His tombstone is inscribed with “World’s Champion Fiddler,” as his virtuosity dominated contests in North Texas since his teen years in the early 1900s. But Alexander “Eck” Robertson is best known today for a specific achievement. When the musician from Vernon stepped into a New York City studio on June 30, 1922, he became the first to record country music for commercial release.
Today marks a century of rural Southern music being made for the world.
But when the songs “Sallie Gooden” and “Arkansaw Traveler” were pressed onto 78 rpm records under the name Eck Robertson by the Victor Talking Machine Company (later RCA Victor), it didn’t feel like history was being made. Released in September 1922, the record was not promoted by Victor until the next spring when Fiddlin’ John Carson’s first recordings for the OKeh label created a market for old-time music.
Then came Vernon Dalhart of Jefferson, whose “Wreck of the Old 97” was country music’s first record to sell a million copies in 1924.
To country fiddlers like Howard Kalish, who backed Texas country music legend Don Walser for years, Robertson wasn’t just a first, he was the best. “In terms of drive, creativity, and a smooth flow of ideas that make your feet move, Eck’s influence is heard in fiddling to this day,” Kalish says.
It wasn’t Robertson’s talent, but a good connection that got him the audition with Victor. His sometime fiddle partner Henry C. Gilliland, a former justice of the peace in Altus, Oklahoma, was friends with lawyer Marvin Littleton, who represented Victor. Gilliland played with Robertson on the session that produced “Arkansaw Traveler,” but Robertson came back the next day by himself to record “Sallie” and five more fiddle tunes.
Silent cowboy movies were big at the time, so Robertson showed up in full Western wear—a satin fuchsia shirt with pearl studs, wide-brimmed black hat, and pants tucked into high boots. That information comes from the liner notes of the LP Eck Robertson: Famous Cowboy Fiddler, which he recorded at home in Amarillo as a 76-year-old in 1963. The fiddle master had been tracked down during the folk revival and even played the 1965 Newport Folk Festival, where his set was overshadowed by the controversial electric debut of Bob Dylan.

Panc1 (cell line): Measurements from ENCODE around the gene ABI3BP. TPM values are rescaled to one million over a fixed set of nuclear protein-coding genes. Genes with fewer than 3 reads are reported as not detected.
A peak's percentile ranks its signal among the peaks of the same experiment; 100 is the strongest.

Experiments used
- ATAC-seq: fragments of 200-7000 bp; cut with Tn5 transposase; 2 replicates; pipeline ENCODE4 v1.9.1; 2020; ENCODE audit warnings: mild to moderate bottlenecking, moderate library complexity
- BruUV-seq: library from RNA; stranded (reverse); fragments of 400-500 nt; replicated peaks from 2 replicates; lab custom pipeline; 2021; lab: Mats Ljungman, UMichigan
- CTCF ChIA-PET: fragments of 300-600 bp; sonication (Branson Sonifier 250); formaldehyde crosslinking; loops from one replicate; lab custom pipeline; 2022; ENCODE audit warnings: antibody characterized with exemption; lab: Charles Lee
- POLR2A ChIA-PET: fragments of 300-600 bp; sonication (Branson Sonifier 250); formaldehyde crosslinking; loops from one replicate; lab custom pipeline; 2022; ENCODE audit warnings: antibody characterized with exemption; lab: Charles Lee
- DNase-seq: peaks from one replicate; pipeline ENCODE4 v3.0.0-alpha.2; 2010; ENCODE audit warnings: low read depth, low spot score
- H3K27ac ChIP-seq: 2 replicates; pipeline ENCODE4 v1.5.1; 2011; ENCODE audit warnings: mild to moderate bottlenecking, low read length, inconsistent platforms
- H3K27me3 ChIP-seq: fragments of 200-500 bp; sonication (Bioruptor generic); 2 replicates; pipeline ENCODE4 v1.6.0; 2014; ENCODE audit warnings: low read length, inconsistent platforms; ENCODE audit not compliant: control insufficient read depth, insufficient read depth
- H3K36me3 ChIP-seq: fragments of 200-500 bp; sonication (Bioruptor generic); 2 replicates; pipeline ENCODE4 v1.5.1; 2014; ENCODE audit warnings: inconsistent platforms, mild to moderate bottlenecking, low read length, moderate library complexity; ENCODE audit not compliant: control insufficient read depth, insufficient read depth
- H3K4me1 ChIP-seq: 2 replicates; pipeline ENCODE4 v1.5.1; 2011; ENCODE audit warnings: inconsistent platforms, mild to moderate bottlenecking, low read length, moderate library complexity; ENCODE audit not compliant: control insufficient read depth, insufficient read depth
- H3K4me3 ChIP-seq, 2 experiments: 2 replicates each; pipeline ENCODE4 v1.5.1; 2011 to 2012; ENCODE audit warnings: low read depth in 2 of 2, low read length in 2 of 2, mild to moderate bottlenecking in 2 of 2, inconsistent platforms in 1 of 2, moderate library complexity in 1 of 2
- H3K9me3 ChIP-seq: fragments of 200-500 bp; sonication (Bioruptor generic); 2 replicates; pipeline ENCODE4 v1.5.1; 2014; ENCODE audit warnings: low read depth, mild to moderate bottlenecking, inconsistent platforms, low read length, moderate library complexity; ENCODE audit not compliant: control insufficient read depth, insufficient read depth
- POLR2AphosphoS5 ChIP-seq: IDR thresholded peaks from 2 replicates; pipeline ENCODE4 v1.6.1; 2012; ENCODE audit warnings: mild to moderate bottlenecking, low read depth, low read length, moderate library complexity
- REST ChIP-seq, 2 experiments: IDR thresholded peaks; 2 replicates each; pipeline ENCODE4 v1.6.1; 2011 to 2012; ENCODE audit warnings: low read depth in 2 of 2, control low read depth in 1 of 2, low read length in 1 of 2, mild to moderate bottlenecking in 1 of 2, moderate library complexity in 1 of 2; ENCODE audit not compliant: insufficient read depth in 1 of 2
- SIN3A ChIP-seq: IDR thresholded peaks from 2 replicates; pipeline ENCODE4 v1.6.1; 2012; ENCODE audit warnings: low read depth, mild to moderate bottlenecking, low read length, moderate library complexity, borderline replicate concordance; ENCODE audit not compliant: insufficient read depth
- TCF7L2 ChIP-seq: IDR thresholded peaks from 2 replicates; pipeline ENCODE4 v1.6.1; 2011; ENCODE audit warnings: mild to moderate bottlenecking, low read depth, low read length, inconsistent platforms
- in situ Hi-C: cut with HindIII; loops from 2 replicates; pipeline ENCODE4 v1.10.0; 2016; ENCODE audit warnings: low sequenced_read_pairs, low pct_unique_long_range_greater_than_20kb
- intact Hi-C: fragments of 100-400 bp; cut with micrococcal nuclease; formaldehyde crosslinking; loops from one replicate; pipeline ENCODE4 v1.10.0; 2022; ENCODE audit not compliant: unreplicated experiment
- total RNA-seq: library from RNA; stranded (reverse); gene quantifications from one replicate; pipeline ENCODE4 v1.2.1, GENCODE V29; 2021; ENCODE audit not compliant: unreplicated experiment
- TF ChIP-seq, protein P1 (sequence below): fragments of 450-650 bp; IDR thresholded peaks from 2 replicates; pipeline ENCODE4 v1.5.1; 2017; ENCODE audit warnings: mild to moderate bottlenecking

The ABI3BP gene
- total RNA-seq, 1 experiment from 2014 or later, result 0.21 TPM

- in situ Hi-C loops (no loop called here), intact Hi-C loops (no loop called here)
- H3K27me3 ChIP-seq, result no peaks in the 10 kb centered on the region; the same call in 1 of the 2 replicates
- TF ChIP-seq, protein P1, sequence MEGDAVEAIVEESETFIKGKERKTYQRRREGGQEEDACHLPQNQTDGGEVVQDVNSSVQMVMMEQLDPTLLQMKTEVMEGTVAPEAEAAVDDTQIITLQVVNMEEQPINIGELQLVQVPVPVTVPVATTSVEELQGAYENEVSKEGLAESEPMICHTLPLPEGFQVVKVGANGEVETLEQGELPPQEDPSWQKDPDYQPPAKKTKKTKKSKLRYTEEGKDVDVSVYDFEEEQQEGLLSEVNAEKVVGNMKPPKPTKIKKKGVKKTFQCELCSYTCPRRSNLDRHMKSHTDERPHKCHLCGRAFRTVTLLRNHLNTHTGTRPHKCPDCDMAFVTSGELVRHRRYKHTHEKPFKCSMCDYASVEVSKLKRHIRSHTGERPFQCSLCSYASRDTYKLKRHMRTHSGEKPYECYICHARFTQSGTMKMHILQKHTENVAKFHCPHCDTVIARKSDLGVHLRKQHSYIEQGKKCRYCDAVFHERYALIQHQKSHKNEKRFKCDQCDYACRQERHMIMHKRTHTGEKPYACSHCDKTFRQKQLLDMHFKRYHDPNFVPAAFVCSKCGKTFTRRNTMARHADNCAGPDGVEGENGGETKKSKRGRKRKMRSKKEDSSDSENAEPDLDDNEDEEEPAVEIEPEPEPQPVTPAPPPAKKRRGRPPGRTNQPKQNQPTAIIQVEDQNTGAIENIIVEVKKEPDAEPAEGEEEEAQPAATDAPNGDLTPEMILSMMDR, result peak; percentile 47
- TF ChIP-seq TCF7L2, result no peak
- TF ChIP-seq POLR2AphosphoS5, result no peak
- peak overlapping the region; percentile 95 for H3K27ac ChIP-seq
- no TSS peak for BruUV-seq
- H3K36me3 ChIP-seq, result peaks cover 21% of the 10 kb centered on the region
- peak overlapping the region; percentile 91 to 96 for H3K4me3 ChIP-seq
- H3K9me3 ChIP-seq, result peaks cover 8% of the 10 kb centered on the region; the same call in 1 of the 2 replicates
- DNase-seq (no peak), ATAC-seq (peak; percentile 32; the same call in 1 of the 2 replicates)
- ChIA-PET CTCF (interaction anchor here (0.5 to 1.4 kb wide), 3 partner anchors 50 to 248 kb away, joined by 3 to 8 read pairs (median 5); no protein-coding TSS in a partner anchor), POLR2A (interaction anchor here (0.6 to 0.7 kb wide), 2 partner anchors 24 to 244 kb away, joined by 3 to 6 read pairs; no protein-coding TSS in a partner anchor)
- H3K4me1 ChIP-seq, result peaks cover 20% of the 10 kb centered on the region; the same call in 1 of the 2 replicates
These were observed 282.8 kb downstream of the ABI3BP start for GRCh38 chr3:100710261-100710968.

Nobody ever booed Robertson, who Austin musician Erik Hokkanen calls “the patriarch of the Texas fiddle style.” Besides playing to more of a dance tempo, Hokkanen says what distinguishes old-time Texas fiddlers is that they do variations of the standards. Robertson could play “Sallie Gooden,” an old Celtic folk tune, 12 different ways, often from behind the back like a hoedown Hendrix.
Born in Arkansas, but a Texan since age 3, Robertson grew up playing house parties where the fiddle was all you needed to get folks dancing. Though Robertson was classified an “old-time fiddler,” he could also play in the classical style, and sometimes he combined both to expand the boundaries of musical tradition.
After his auspicious debut, it would be seven years before Robertson recorded again, this time with his family band in Dallas (you can hear their recording of “Texas Wagoner” here). Wife Nettie and daughter Daphne played guitars, while son Dueron was on banjo. The Robertsons settled in Amarillo where Eck tuned pianos, built and fixed violins, and occasionally performed at fairs and fiddle festivals. He played masterfully well into his 70s.
“The first time I heard him play ‘Sallie Gooden,’ my thought was this guy is playing that style as well as it can be played,” says Hokkanen, himself a fiddler of note. “A hundred years later and nobody’s topped him.”
Robertson passed away in 1975 at age 88. The first country music recording artist is buried at the Westlawn Memorial Park in the Panhandle town of Borger.